Ofelia Garcia Hunter, Alice Echo-News Journal

Incumbent Sheriff Oscar Lopez attributes his experience and keeping up with law enforcement advancements for his longevity as sheriff as he runs for his eighth term in office.

"Number one is my experience, number two is being professional," he said. "Every day you have to change, you can't stand still. We are doing our job every day to protect and serve our community."

Lopez has two opponents, Narciso Gonzalez, a retired border patrolman and Enrique Saenz, an Alice police officer.

Lopez has expanded the sheriff's department from a small staff of 14 to currently employing 73 and has implemented many programs including the most recent, COPS In School.

Because of the program, deputies are visible at the schools to help deter crime, he said.

"All the county schools in Jim Wells County have been helped through the forfeiture fund," he said. "The schools have the use of a K-9 (for searches), access to our vehicles and deputies, along with a station there at the schools."

Lopez said the funds have also purchased surveillance cameras and other equipment for the schools.

He said keeping up with the advancements of technology has put the department ahead of others in the area.

"Now everything is computerized with high-tech equipment," Lopez said. "(Taxpayers) are not paying into the sheriff's department any more than what they have to because our forfeiture funds have been utilized to the fullest."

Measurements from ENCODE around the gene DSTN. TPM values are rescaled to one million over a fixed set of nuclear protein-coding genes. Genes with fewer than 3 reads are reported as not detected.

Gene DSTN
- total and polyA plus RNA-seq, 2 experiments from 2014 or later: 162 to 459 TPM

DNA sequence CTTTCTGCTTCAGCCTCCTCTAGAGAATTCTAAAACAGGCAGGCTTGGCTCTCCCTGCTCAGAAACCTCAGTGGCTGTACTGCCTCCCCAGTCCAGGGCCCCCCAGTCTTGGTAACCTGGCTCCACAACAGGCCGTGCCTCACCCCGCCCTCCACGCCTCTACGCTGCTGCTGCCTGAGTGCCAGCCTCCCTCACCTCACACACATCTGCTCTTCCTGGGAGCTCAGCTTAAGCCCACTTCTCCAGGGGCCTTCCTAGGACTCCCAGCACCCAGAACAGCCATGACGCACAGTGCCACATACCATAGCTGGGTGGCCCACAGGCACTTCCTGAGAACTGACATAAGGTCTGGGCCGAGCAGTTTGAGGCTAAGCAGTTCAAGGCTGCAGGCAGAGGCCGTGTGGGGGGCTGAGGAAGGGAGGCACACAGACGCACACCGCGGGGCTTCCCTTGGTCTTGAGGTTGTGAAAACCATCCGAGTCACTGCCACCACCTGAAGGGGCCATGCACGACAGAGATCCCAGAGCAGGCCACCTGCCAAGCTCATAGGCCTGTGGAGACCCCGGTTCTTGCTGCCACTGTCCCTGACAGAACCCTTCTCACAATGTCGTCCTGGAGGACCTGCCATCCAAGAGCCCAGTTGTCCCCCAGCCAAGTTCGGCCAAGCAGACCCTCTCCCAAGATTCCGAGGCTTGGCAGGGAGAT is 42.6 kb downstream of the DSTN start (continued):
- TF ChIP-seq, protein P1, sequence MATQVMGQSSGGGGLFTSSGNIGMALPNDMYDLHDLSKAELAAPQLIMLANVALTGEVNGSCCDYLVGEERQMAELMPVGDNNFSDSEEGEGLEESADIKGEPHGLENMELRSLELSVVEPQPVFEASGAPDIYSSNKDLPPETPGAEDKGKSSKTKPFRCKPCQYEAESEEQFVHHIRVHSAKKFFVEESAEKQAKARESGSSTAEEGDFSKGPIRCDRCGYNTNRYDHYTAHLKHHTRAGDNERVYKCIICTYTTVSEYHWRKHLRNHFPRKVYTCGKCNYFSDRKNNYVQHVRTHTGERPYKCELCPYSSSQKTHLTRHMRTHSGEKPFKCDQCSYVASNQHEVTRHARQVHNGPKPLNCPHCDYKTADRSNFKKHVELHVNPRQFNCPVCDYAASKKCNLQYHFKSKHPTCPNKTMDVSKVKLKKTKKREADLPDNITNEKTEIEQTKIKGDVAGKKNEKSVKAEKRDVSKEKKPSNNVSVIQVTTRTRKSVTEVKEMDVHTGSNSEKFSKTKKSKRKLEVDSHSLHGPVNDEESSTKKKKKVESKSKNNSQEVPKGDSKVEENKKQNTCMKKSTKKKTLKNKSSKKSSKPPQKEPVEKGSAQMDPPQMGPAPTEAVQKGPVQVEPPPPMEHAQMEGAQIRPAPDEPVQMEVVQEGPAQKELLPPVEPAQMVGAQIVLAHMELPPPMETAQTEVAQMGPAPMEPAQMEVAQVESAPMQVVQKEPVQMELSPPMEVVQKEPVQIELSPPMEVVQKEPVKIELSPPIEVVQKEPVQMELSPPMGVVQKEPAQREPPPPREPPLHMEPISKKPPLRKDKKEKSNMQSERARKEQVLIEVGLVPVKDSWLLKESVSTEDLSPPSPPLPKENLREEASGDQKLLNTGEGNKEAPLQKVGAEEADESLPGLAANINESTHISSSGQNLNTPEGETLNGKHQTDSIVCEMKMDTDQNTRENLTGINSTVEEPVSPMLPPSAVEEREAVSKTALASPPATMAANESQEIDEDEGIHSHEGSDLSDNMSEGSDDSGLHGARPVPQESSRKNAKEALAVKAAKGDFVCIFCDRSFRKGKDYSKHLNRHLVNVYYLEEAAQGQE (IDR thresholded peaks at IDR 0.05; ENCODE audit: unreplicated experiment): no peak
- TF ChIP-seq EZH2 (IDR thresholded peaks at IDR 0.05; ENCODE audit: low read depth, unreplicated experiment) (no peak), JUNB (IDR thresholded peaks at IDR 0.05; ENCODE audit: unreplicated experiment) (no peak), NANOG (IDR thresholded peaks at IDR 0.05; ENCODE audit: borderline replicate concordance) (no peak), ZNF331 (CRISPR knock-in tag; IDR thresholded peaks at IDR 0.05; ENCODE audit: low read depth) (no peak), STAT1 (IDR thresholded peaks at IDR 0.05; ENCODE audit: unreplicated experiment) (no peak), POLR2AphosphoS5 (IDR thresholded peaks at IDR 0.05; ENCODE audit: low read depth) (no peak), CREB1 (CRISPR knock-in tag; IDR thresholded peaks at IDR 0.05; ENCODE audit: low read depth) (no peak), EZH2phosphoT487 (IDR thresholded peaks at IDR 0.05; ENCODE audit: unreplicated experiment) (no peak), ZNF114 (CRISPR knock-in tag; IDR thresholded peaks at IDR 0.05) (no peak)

He said having a task force and SWAT team with other area law enforcement agencies has pooled resources to benefit the departments.

"We have multi-agencies that perform highway interdictions we work on a monthly basis," he said. "Not only with the task force, but other agencies like Orange Grove and Alice where we work together to fight crime."

He said one of the areas he is most proud of is meeting jail standards for 26 consecutive years.

"For 26 years, we have passed our jail inspection," Lopez said. "To us, it's an honor."

He said the expansion of the jail's capacity from 30 beds to 90 in 2004 for $2.4 million, is practically paying for itself. The jail gets paid $45.96 daily per federal inmate, currently housing 40, he said.

Lopez began his law enforcement career as an Alice police officer in 1963 and moved up the ranks and became police chief from 1975 to 1976. After losing his first election for sheriff, Lopez took an investigator position with the district attorney's office from 1977 to 1980.

He then ran for sheriff again and took office in 1981 and the voters have kept him in office since.

Lopez attended Del Mar College and Texas A&I University.

Lopez is married to Sylvia Garcia Lopez for 15 years. He has two daughters, a stepson, five grandchildren and two great-grandchildren.

"I think everybody is doing a great job," he said of his department. "Each deputy that works in their department cares about their job."